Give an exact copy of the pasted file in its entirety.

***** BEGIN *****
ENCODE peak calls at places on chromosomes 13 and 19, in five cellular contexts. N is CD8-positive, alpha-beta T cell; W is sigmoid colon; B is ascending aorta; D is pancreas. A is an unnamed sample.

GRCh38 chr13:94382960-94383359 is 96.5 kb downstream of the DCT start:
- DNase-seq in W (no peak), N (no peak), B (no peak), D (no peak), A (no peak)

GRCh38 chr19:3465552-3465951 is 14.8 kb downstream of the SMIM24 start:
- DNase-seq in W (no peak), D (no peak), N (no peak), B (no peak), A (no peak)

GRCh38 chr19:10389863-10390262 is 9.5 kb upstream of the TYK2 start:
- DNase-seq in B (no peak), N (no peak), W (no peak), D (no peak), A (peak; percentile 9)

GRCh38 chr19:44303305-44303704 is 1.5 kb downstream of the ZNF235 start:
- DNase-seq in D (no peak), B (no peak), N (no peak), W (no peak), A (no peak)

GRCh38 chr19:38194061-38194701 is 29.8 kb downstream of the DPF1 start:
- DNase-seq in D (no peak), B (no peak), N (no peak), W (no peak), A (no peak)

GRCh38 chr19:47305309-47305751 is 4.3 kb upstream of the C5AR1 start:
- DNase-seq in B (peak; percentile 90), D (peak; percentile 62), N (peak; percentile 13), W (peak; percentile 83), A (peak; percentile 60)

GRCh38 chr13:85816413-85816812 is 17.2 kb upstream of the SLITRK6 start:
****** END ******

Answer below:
ENCODE peak calls at places on chromosomes 13 and 19, in five cellular contexts. N is CD8-positive, alpha-beta T cell; W is sigmoid colon; B is ascending aorta; D is pancreas. A is an unnamed sample.

GRCh38 chr13:94382960-94383359 is 96.5 kb downstream of the DCT start:
- DNase-seq in W (no peak), N (no peak), B (no peak), D (no peak), A (no peak)

GRCh38 chr19:3465552-3465951 is 14.8 kb downstream of the SMIM24 start:
- DNase-seq in W (no peak), D (no peak), N (no peak), B (no peak), A (no peak)

GRCh38 chr19:10389863-10390262 is 9.5 kb upstream of the TYK2 start:
- DNase-seq in B (no peak), N (no peak), W (no peak), D (no peak), A (peak; percentile 9)

GRCh38 chr19:44303305-44303704 is 1.5 kb downstream of the ZNF235 start:
- DNase-seq in D (no peak), B (no peak), N (no peak), W (no peak), A (no peak)

GRCh38 chr19:38194061-38194701 is 29.8 kb downstream of the DPF1 start:
- DNase-seq in D (no peak), B (no peak), N (no peak), W (no peak), A (no peak)

GRCh38 chr19:47305309-47305751 is 4.3 kb upstream of the C5AR1 start:
- DNase-seq in B (peak; percentile 90), D (peak; percentile 62), N (peak; percentile 13), W (peak; percentile 83), A (peak; percentile 60)

GRCh38 chr13:85816413-85816812 is 17.2 kb upstream of the SLITRK6 start: